“Dad always told me that if you look a man in the eye and lie to him, you’ll never get it back, and I lied to my dad a lot.”
In 2012, Randy Byrge was ready to seek help. He credits Teressa Braden. She was, he says, perhaps the last person in the world who believed in him. He had pushed away everyone else, everyone who tried to encourage him or help him. Even his parents didn’t believe him when he promised them he was going to rehab.
“Teressa had nothing to gain by helping me, but she did,” he says. “And to this day, she’s my best friend. People think we have to change the whole world, but if everybody would help one person, it would make a big difference.”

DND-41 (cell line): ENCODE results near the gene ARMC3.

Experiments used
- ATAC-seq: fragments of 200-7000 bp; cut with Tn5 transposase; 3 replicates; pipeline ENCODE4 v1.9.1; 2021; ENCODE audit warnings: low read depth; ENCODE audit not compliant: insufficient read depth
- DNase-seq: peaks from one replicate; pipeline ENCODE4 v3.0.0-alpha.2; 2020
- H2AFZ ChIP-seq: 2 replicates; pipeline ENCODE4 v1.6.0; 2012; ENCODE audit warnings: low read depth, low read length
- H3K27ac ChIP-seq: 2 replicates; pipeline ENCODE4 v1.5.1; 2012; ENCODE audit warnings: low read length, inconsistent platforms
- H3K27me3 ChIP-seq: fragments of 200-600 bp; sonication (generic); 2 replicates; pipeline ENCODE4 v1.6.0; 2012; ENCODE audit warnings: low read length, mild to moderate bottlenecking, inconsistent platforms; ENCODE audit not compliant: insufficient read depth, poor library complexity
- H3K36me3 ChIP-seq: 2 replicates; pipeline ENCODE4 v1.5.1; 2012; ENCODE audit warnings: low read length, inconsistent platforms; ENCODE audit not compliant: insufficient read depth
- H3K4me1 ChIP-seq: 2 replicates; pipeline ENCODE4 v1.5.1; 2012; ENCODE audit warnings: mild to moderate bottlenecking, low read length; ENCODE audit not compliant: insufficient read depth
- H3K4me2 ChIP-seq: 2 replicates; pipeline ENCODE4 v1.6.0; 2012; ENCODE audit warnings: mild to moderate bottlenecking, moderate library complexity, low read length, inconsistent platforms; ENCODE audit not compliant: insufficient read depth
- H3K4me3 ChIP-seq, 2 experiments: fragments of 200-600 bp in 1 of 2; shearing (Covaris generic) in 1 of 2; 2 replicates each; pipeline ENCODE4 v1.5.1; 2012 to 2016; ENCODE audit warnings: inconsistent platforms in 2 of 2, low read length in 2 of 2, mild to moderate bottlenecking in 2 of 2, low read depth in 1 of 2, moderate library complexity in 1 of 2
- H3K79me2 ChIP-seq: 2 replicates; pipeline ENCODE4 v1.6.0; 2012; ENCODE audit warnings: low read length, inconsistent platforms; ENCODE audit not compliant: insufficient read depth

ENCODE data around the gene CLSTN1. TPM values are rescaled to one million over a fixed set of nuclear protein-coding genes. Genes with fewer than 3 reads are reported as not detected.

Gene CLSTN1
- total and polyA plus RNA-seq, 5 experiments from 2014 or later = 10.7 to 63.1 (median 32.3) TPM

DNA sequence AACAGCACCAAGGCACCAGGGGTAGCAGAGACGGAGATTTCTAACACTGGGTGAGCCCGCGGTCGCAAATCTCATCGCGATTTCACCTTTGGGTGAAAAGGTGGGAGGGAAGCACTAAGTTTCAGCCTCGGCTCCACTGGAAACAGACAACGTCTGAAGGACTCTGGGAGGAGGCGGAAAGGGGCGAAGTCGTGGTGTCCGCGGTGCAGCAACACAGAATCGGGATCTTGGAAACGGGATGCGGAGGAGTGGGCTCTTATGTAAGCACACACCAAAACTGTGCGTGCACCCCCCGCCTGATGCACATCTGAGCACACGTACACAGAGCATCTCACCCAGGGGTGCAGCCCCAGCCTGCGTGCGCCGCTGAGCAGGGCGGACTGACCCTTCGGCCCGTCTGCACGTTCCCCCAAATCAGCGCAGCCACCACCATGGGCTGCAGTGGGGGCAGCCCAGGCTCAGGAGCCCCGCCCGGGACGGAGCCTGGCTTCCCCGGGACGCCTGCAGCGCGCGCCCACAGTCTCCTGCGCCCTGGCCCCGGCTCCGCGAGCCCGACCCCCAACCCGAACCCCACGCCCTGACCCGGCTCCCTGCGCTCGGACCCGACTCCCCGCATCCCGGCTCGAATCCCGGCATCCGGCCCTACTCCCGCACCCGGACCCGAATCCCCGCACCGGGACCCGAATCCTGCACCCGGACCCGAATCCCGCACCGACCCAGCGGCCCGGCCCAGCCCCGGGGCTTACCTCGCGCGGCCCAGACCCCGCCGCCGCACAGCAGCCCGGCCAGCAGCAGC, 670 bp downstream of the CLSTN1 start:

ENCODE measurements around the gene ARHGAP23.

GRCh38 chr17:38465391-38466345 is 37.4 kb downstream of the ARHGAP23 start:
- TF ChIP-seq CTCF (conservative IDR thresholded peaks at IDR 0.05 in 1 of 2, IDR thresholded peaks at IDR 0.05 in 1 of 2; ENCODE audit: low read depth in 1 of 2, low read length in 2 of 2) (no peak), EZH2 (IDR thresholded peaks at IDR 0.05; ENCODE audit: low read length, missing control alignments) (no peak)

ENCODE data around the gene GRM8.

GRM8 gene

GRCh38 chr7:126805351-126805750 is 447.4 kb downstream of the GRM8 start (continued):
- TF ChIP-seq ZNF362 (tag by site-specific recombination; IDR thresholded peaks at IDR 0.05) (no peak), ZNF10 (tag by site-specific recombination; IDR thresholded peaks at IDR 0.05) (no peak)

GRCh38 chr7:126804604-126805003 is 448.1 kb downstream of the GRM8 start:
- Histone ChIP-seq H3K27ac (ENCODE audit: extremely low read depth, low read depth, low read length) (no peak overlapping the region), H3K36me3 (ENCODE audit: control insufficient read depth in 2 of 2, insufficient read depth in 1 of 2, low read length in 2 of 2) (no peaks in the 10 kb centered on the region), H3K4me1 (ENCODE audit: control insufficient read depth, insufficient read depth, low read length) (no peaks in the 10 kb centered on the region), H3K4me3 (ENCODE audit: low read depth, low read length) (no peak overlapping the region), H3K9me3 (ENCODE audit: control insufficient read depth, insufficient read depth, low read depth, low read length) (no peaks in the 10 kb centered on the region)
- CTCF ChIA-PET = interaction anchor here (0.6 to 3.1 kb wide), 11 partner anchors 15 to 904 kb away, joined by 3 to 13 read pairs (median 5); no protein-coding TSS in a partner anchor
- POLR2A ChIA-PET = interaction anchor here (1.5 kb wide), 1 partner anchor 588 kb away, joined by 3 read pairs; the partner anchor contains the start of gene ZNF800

Braden steered Byrge to Corpus Christi, Tex., and to a faith-based rehab center called Roloff Homes.
Byrge didn’t take to rehab like a fish to water. He tried to escape; might would have if Corpus Christi had been closer to Huntsville. Eventually, though, he found his place. Maybe that’s because he discovered Ephesians 2:4.
He still remembers the date his life changed — remembers the very moment, in fact. It was a Sunday night. Nov. 11, 2012, at 7:17 p.m. It was at that moment that Christ entered his life.
Ephesians 2:4 was the scripture that changed things for Byrge. “But God, who is rich in mercy, for his great love wherewith he loved us, Even when we were dead in sins, hath quickened us together with Christ, (by grae ye are saved;)”
“I didn’t believe there was a God,” Byrge says. “I’d gone to White Rock my entire life. Every time my mom or dad could forcibly make me go, I went. I’d heard of God my whole life but honestly thought it was a fairy tale — something people told their kids to make them be good. That’s what I thought.”